This past Sunday was the first Sunday in a month and a half where we didn't have two hours of Michael Jordan tearing the ass out of the NBA in the 1990s to entertain us. The soon to be award-winning, ten-part documentary The Last Dance finished up last week with parts nine and ten wrapping up the series. ESPN did its best to fill the void with a two-hour documentary on Lance Armstrong, but it wasn't quite the same.
I'm not sure if it was the quality of the documentary or the captive audience that they got sure to quarantining from the coronavirus, but The Last Dance popped huge numbers, averaging 5.6 million viewers across the ten episodes. The quality of these documentaries in general seem to have ascended with the thirst for this type of nostalgia and sports voyeurism. We love going where we aren't allowed to go, and these documentaries take us there.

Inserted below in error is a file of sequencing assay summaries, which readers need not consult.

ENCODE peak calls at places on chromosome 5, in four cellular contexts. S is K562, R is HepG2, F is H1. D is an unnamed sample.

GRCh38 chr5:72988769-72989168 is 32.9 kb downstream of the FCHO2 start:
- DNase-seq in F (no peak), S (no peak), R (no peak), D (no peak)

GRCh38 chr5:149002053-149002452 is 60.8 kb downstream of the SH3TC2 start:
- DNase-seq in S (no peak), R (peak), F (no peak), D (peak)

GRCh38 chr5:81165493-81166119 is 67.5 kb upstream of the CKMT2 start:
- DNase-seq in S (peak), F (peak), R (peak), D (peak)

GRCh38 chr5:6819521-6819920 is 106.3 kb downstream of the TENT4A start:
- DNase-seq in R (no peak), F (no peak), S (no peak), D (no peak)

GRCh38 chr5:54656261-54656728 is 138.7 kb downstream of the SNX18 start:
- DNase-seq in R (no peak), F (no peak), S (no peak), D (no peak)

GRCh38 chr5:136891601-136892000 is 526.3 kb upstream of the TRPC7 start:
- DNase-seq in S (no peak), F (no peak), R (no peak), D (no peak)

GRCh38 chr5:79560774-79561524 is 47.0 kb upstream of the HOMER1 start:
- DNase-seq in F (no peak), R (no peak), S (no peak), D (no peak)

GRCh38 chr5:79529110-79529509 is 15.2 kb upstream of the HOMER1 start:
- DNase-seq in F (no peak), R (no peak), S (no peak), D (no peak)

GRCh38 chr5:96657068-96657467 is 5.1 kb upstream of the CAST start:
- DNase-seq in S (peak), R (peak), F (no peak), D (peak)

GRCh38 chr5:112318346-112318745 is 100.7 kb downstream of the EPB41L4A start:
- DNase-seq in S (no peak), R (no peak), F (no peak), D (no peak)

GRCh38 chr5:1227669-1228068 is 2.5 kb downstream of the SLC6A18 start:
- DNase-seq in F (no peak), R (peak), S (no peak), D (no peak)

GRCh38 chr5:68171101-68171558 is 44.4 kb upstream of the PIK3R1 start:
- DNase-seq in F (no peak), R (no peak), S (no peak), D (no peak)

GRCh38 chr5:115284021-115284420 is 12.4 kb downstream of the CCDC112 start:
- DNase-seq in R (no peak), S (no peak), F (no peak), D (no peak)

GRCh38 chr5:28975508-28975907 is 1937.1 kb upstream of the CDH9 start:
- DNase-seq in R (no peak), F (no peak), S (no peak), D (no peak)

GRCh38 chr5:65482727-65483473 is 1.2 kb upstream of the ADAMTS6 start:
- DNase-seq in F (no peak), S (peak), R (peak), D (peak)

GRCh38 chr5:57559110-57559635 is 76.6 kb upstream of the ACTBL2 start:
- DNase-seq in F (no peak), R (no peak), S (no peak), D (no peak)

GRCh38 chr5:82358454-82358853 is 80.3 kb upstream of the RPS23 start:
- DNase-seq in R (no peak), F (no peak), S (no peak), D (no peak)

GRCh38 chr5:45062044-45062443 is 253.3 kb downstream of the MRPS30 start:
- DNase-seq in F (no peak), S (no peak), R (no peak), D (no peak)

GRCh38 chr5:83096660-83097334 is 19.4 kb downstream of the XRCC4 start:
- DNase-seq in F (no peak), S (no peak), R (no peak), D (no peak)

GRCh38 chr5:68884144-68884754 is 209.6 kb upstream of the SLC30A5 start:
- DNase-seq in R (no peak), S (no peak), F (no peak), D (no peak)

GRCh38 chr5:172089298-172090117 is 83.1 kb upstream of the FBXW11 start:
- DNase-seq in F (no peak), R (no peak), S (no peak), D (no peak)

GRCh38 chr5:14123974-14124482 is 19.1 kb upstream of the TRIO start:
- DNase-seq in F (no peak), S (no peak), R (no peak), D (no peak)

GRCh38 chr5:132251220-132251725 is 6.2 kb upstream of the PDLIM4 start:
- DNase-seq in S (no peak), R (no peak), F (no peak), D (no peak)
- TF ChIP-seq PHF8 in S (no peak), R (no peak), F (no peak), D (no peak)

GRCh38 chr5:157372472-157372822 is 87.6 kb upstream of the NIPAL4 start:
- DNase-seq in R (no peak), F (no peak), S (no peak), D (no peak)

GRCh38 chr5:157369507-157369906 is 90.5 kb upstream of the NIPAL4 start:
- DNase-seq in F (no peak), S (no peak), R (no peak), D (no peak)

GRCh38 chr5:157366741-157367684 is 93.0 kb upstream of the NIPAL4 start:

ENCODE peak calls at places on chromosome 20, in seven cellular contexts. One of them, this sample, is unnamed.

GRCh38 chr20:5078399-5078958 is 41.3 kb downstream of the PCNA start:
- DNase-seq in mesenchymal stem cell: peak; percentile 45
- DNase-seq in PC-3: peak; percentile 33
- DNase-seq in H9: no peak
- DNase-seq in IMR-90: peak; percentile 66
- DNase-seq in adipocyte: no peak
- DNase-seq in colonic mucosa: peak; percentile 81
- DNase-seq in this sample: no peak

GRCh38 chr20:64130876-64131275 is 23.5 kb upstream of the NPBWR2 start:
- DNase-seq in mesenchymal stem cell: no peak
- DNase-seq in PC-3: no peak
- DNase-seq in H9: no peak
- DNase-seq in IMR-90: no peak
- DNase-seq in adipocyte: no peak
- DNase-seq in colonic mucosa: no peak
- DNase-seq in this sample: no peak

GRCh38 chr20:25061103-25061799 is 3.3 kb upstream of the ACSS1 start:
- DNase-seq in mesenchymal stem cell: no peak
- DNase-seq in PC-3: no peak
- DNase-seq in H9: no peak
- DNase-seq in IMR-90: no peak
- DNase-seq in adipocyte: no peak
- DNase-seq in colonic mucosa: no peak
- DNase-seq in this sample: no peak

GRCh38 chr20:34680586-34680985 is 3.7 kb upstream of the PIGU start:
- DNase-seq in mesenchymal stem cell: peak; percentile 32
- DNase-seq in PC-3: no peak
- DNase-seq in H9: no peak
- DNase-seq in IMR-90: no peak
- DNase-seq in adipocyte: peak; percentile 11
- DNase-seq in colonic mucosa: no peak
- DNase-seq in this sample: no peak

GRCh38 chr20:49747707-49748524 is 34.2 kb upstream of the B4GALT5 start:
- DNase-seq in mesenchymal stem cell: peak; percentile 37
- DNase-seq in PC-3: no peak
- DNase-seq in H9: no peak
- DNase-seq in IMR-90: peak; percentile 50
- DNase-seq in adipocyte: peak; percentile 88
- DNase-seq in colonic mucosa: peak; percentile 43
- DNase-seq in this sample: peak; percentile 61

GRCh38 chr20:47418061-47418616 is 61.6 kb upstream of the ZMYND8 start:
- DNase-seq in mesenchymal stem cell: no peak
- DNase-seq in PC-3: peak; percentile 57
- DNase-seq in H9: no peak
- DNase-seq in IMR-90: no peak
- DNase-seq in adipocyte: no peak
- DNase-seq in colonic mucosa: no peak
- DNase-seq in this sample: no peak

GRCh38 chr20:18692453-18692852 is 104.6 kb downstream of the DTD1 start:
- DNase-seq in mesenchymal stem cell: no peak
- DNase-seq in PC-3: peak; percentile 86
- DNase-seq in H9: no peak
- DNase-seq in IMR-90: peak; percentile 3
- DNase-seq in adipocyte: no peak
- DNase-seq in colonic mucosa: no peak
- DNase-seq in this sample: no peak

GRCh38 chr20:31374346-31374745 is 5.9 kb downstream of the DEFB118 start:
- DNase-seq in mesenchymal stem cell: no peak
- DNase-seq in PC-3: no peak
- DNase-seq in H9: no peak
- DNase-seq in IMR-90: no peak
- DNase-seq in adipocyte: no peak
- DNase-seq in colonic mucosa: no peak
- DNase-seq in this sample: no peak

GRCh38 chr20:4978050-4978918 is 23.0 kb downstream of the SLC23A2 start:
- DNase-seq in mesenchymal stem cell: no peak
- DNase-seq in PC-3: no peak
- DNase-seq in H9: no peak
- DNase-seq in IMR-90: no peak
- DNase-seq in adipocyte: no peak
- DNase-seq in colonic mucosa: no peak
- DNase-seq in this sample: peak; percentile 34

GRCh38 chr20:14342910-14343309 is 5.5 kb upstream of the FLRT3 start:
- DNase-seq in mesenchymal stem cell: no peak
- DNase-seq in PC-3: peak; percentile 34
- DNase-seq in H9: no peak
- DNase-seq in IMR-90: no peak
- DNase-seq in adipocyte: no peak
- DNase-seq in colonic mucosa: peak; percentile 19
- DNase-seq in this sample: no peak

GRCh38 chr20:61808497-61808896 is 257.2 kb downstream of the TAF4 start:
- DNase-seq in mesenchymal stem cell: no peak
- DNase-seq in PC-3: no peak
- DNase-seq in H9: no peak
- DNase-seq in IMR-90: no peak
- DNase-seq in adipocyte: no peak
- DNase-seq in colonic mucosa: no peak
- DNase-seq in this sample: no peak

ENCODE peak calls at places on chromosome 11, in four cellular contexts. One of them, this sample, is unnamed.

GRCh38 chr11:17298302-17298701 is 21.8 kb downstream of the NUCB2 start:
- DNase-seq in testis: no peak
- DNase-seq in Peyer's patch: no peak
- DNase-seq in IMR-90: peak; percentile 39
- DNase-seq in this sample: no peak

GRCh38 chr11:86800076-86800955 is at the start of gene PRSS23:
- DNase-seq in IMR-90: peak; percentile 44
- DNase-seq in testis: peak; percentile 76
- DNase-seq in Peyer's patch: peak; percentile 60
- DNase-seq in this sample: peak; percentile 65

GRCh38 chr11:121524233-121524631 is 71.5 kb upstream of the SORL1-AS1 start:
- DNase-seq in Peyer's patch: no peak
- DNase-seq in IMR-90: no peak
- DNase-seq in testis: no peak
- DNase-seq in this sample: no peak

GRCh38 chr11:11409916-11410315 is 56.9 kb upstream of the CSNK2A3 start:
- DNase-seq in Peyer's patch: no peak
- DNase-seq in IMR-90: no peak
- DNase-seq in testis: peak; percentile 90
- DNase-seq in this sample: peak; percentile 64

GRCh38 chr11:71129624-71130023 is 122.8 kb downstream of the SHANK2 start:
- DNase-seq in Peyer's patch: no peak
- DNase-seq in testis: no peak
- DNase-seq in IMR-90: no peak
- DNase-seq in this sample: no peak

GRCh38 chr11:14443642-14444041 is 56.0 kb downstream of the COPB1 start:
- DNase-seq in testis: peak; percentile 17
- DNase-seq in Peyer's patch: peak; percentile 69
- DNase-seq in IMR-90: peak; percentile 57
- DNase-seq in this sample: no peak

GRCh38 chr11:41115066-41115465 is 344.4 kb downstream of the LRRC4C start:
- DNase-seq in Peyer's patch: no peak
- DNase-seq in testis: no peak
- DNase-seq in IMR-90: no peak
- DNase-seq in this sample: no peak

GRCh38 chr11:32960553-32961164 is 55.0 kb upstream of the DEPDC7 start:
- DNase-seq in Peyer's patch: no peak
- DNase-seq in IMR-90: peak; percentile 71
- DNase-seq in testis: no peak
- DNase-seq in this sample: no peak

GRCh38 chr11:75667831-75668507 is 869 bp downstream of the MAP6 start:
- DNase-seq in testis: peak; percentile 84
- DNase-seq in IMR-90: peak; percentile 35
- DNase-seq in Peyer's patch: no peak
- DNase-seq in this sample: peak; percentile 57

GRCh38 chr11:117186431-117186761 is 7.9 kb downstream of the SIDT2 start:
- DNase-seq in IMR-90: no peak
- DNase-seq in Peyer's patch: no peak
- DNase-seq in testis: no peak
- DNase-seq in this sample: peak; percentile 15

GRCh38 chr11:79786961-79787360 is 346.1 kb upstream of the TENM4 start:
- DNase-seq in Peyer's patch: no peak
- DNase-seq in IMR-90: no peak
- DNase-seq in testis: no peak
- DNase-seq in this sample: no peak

To bring The Last Dance concept back around locally, what Houston Texan seasons would be worthy of a multipart documentary series? Keep in mind, a documentary series is not always going to tell a happy story ("OJ: Made in America", anyone?), but instead it has to be a COMPELLING story, one with enough either joy or wreckage (or both) to maintain an audience.
Admittedly, I doubt the Texans have a season that, on any level, is going to compel a national audience to the tune of big, big numbers. However, let's pretend for a minute that ESPN is only interested in popping a huge number in Houston, Texas. Which seasons would provide enough content to keep an audience engaged? I have four seasons in mind:
2010 season (6-10 record)
This was the first season that the Texans really went into a year with expectations from the outside. Having won their last four games of 2009 to finish above .500 for the first time in franchise history, and with largely the same group returning, optimism was high. It soared through the first six weeks as the team went 4-2, despite having to live through a four-game suspension for Brian Cushing, and a four-game suspension for Duane Brown, both for PED usage.